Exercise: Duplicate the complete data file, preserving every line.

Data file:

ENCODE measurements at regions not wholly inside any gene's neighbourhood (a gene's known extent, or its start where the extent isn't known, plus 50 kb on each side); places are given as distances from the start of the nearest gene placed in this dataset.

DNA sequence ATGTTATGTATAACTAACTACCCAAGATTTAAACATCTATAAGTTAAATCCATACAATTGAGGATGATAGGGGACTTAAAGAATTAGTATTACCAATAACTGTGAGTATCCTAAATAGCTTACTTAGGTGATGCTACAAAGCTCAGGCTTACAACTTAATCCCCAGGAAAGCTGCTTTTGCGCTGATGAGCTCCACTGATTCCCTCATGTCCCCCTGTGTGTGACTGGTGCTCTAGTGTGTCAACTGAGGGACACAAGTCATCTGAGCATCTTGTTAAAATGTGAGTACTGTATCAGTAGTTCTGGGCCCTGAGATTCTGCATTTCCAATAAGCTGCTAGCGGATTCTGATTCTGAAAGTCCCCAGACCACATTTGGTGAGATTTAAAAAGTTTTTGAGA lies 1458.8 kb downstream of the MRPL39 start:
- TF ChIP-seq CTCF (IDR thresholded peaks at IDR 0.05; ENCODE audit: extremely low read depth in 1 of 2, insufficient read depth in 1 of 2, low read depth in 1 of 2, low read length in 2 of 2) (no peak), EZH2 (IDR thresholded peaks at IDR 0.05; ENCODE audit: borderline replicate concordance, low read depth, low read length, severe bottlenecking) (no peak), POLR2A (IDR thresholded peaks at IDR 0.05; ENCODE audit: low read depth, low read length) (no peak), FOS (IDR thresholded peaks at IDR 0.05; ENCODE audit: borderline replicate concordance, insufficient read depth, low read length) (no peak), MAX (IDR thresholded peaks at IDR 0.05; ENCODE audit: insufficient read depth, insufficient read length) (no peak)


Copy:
ENCODE measurements at regions not wholly inside any gene's neighbourhood (a gene's known extent, or its start where the extent isn't known, plus 50 kb on each side); places are given as distances from the start of the nearest gene placed in this dataset.

DNA sequence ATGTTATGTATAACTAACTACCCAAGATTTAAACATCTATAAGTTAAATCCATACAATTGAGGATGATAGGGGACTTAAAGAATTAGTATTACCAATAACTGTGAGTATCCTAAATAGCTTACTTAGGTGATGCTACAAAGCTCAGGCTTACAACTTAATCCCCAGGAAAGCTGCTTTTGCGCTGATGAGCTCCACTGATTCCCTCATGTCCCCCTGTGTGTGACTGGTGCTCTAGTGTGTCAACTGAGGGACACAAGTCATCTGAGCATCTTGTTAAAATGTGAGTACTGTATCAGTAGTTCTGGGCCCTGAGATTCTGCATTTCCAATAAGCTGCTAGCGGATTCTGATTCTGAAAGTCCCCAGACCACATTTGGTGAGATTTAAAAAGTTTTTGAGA lies 1458.8 kb downstream of the MRPL39 start:
- TF ChIP-seq CTCF (IDR thresholded peaks at IDR 0.05; ENCODE audit: extremely low read depth in 1 of 2, insufficient read depth in 1 of 2, low read depth in 1 of 2, low read length in 2 of 2) (no peak), EZH2 (IDR thresholded peaks at IDR 0.05; ENCODE audit: borderline replicate concordance, low read depth, low read length, severe bottlenecking) (no peak), POLR2A (IDR thresholded peaks at IDR 0.05; ENCODE audit: low read depth, low read length) (no peak), FOS (IDR thresholded peaks at IDR 0.05; ENCODE audit: borderline replicate concordance, insufficient read depth, low read length) (no peak), MAX (IDR thresholded peaks at IDR 0.05; ENCODE audit: insufficient read depth, insufficient read length) (no peak)